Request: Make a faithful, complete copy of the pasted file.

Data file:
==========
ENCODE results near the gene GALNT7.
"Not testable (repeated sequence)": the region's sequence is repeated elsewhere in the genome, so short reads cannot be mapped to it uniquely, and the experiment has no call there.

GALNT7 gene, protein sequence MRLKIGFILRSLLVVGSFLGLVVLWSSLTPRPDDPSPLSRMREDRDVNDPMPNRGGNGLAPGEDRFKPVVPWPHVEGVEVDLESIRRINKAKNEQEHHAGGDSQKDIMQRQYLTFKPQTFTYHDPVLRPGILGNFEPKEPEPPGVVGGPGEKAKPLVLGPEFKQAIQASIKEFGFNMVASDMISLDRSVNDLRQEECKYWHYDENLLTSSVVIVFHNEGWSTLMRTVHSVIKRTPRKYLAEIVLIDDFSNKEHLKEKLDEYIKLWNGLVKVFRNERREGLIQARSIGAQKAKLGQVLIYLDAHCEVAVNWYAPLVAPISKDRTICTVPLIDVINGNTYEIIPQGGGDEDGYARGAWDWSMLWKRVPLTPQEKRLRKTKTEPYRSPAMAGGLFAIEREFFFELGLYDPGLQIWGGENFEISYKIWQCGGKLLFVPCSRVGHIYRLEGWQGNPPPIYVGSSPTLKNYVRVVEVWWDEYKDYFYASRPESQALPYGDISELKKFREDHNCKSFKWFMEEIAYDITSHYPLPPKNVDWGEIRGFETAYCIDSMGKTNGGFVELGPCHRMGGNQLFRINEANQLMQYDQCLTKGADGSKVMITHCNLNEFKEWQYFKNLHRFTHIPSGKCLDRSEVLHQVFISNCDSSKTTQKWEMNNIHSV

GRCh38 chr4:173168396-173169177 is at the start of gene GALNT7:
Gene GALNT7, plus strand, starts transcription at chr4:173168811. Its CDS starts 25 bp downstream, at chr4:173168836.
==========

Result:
ENCODE results near the gene GALNT7.
"Not testable (repeated sequence)": the region's sequence is repeated elsewhere in the genome, so short reads cannot be mapped to it uniquely, and the experiment has no call there.

GALNT7 gene, protein sequence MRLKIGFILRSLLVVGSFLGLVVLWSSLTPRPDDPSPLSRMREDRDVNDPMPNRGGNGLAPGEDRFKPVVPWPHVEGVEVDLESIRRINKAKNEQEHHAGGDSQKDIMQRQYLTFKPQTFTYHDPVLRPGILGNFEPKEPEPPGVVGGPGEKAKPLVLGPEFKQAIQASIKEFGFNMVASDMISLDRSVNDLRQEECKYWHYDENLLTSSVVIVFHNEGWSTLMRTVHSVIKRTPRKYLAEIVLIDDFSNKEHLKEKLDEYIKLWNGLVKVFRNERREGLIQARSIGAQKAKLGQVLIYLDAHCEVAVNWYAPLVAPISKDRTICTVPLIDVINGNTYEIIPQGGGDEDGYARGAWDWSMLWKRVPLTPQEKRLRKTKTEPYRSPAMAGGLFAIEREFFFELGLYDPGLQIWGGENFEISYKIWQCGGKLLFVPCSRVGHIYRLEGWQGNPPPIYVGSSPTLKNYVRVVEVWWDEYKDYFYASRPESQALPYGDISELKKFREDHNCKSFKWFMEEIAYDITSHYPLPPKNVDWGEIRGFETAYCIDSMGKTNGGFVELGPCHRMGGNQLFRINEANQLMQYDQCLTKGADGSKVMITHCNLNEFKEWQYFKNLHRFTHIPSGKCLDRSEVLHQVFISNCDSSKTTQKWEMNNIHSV

GRCh38 chr4:173168396-173169177 is at the start of gene GALNT7:
Gene GALNT7, plus strand, starts transcription at chr4:173168811. Its CDS starts 25 bp downstream, at chr4:173168836.